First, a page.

When should you replace your skateboard wheels?

Have you ever noticed when a skateboarder has only two or three wheels left in their set? The worst condition I’ve seen was from someone who came up to me at the local park and said that it didn’t matter because he never got good enough with these boards. 

There are actually some pretty clear signs if your ride needs new traction rubber on its deck, it might be time for an upgrade.

Wheels wear down and require replacement over time. Harder, smaller diameter wheels will be more resistant to wear than softer ones with a larger footprint that allow for quicker acceleration in rideshare vehicles or bicycles used by delivery drivers who must quickly deliver their packages without stopping at every red light along the way.

Why do we need wheels for skateboards?

Wheels allow the skater to go much faster. Without wheels, skateboards are just too slow.

Skateboards need wheels to really get anything accomplished, let alone have any fun! With no wheels, there is no transfer of kinetic energy from the ground into the board in order to help you propel forward – which leaves your only option as pushing with your feet on the ground for friction (which ends up wearing down shoes and transferring heat).

The lack of friction also means that you’ll be taking several steps every time you need to make a quick turn or change direction; something that would typically take one step if there were some kind of wheel involved.

Lasting of skateboard wheels

Skateboard wheels last for about a month, but the age and condition of the wheels will determine how long it lasts. The older and rougher the wheels are, then they may wear out much sooner than if they were new. If you just bought some fresh new skateboard wheels, they can last you anywhere from 30-60 days before it needs to be replaced with a new set of wheels.

This is due to how many times your skateboard wheel spins per minute on pavement or cement – so typically figure on them lasting about half as long as expected during rainy weather or if you’re skating anything other than smooth terrain like asphalt. This means that on average it should take about twice as long for your board.

How to maintain skateboard wheels?

One of the most important aspects of skateboarding is taking care of your board. Periodically use a board wax or petroleum jelly to lubricate all moving parts. Don’t let the wheels spin too fast, which does more harm than good.

To maintain wheels, you can try wiping them down with rubbing alcohol. Another option is to sprinkle talcum powder on the wheel to clean it off and then buff it before riding again. You should also avoid skating in parks filled with lots of dirt and other contaminants because they will wear away at your bearings quickly.

To put this another way, you should not use water or oil-based lubricants for your bushings, as these substances are bad for rubber parts. 

Skateboarders wanting to maintain their wheels must:

1- Store your skateboard in a dry location and be sure not to overlap the boards on another board.

2- Make sure that the wheels are cleaned after every use with soap and water or alcohol. For best results, clean them even before they start accumulating dirt.

3- The wheel guards should be removed as soon as they start rubbing against the wheel because it will result in damage to both parts as well as fast wearing of bearings; this applies if you have noticed any unusual noise coming from your bearing.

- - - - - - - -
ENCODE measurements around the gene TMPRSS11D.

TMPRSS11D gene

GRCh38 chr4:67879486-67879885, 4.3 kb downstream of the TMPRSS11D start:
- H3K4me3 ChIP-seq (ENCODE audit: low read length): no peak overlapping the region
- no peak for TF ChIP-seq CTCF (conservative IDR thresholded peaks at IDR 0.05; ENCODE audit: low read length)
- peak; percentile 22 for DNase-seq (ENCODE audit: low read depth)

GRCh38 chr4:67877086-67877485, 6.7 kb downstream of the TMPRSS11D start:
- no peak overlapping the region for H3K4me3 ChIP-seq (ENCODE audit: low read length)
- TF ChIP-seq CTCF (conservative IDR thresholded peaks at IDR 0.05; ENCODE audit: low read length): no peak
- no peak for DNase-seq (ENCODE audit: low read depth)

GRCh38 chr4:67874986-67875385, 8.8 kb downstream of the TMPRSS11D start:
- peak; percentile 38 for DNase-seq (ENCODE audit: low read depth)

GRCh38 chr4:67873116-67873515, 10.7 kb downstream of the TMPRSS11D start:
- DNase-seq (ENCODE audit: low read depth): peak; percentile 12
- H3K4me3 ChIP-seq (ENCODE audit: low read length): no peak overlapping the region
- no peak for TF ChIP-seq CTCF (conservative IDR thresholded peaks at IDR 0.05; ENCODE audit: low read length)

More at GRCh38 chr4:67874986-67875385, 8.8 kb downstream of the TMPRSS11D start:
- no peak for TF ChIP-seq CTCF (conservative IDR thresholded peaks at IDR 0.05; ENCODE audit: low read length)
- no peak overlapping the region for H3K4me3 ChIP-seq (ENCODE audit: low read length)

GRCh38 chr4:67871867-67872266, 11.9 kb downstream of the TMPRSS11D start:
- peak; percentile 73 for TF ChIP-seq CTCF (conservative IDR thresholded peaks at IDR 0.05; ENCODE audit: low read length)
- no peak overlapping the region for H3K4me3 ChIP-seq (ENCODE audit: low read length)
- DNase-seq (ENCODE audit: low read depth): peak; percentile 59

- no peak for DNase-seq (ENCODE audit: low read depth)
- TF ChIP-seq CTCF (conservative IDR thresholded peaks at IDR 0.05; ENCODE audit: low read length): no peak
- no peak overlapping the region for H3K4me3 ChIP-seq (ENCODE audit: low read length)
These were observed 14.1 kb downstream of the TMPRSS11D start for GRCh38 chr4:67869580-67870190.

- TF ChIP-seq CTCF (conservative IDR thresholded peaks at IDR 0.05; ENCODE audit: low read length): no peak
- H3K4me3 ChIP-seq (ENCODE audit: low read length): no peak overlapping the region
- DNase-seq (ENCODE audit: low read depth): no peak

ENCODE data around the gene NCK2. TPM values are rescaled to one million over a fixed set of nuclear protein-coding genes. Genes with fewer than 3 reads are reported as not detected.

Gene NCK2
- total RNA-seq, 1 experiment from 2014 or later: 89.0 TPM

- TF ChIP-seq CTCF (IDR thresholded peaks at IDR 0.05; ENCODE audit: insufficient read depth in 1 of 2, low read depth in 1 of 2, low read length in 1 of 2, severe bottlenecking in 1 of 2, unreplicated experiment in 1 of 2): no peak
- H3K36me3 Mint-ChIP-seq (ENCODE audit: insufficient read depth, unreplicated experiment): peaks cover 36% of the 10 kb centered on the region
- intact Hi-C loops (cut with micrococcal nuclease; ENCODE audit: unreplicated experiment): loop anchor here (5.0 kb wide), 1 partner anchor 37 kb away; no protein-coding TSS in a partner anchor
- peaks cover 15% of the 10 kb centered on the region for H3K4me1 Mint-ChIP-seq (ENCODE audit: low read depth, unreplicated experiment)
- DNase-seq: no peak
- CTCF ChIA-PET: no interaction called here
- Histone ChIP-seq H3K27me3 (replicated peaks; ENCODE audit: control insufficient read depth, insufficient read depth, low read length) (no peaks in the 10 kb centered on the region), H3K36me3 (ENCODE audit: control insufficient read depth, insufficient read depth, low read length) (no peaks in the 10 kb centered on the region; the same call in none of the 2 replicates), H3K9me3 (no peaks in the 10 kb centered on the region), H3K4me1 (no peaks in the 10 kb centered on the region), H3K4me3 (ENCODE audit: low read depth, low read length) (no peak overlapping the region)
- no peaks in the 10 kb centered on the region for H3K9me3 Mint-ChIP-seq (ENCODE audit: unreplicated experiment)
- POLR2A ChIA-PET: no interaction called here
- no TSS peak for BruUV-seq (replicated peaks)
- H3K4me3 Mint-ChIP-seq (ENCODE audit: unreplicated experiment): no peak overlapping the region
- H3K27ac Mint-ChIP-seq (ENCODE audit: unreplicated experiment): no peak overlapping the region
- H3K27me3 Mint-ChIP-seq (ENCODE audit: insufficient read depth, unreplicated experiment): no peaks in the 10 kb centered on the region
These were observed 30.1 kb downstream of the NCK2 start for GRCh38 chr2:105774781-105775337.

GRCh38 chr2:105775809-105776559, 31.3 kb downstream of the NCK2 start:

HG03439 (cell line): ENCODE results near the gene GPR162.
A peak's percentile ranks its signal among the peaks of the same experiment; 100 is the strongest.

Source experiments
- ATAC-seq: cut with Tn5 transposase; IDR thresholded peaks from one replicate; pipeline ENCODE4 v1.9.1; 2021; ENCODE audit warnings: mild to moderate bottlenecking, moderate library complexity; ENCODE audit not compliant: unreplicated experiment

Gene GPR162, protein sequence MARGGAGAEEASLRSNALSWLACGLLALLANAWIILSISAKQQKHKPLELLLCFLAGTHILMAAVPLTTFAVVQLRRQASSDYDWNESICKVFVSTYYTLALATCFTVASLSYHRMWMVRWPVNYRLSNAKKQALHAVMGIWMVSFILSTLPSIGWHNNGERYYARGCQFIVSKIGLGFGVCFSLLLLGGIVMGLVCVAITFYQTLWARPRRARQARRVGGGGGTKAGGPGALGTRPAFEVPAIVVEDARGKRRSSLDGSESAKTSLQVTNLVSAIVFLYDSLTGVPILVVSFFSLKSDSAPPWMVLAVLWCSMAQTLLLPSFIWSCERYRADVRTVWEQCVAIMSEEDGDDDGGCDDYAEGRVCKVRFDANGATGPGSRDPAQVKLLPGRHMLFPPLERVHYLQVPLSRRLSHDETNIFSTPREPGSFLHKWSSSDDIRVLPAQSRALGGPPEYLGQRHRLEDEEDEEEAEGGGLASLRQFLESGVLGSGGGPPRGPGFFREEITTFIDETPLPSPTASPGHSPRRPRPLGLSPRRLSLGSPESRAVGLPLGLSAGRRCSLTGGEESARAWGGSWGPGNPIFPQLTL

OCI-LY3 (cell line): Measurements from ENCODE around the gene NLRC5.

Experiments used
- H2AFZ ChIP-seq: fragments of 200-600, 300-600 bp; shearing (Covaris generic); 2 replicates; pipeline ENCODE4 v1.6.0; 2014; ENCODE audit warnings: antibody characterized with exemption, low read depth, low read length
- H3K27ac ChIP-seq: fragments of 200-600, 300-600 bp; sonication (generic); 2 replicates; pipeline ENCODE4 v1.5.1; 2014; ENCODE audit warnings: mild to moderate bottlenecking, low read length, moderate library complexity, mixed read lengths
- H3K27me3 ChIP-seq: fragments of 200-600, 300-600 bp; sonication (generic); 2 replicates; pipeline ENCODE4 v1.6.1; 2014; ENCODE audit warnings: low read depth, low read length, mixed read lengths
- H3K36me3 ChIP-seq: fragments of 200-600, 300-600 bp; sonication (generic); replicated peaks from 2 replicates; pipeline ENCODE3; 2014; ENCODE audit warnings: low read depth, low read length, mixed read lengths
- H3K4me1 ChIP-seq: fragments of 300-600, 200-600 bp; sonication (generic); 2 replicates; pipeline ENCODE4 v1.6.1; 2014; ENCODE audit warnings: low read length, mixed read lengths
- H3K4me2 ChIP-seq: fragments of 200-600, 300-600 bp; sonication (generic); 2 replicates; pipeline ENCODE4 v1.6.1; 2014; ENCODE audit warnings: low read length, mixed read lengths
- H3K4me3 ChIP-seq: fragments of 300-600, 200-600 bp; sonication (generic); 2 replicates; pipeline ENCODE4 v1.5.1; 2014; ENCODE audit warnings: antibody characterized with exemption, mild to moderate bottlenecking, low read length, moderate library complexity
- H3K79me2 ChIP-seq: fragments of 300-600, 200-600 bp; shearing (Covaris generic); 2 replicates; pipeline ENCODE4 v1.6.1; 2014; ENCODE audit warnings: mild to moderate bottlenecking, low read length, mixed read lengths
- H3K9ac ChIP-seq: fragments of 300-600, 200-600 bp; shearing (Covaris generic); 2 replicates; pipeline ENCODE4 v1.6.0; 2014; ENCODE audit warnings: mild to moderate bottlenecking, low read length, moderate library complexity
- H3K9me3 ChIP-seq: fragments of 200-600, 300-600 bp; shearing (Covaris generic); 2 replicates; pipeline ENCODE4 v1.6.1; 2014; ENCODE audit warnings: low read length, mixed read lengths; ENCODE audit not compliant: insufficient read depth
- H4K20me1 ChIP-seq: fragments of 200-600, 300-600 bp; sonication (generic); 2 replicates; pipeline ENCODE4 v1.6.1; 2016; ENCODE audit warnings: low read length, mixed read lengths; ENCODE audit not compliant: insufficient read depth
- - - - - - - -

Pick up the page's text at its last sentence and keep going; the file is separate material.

4- You can also use pieces of cardboard or pieces of transparent plastic film (clear tape) between shoe and wheel when sliding on asphalt surfaces like roads.

How to replace your wheels?

Replacing wheels is a complex process that usually needs to be done with the wheel on the car, so it can’t be replaced quickly or easily. 

After you remove your current wheel, purchase two new ones of the same size. Fit one onto your car with no problem and install the second one with spacers for now. 

Drive home avoiding sharp turns at all costs as you want to try and keep both wheels balanced until they are fixed into position under pressure – otherwise you could deal more damage than necessary. 

Make sure you have four jack stands or ramps available to make changing them any time easier in future if needed.

Conclusion:

The bearing should be spinning freely when you move the skateboard. If it’s not, there could be dirt or grime caught between them which would cause a lack of power and slow response time in your glide across surfaces such as concrete sidewalks during rush hour traffic.

The solution to this problem is simple: remove any foreign particles from inside each roller using either acetone (for metal parts) nail polish remover, whatever works best suited for what needs cleaning. 

Once everything looks clear again put some silicon-based lubricant on anything that might contact against raw wood before reinserting back into the housing unit.


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Ashley
By Ashley

Hi everyone, I am Ashley, live in Sheffield, England. I'm a Boardsports enthusiast and I've been skateboarding streets since my childhood. As to this site, the goal is to help beginner riders find their perfect equipment so they can have an enjoyable experience on whatever type of board best suits them- whether it be downhill riding or long boarding! Everything written here should be taken as opinion only because everyone's preferences are different, but at least now there will always seem less confusion when looking for gear online.

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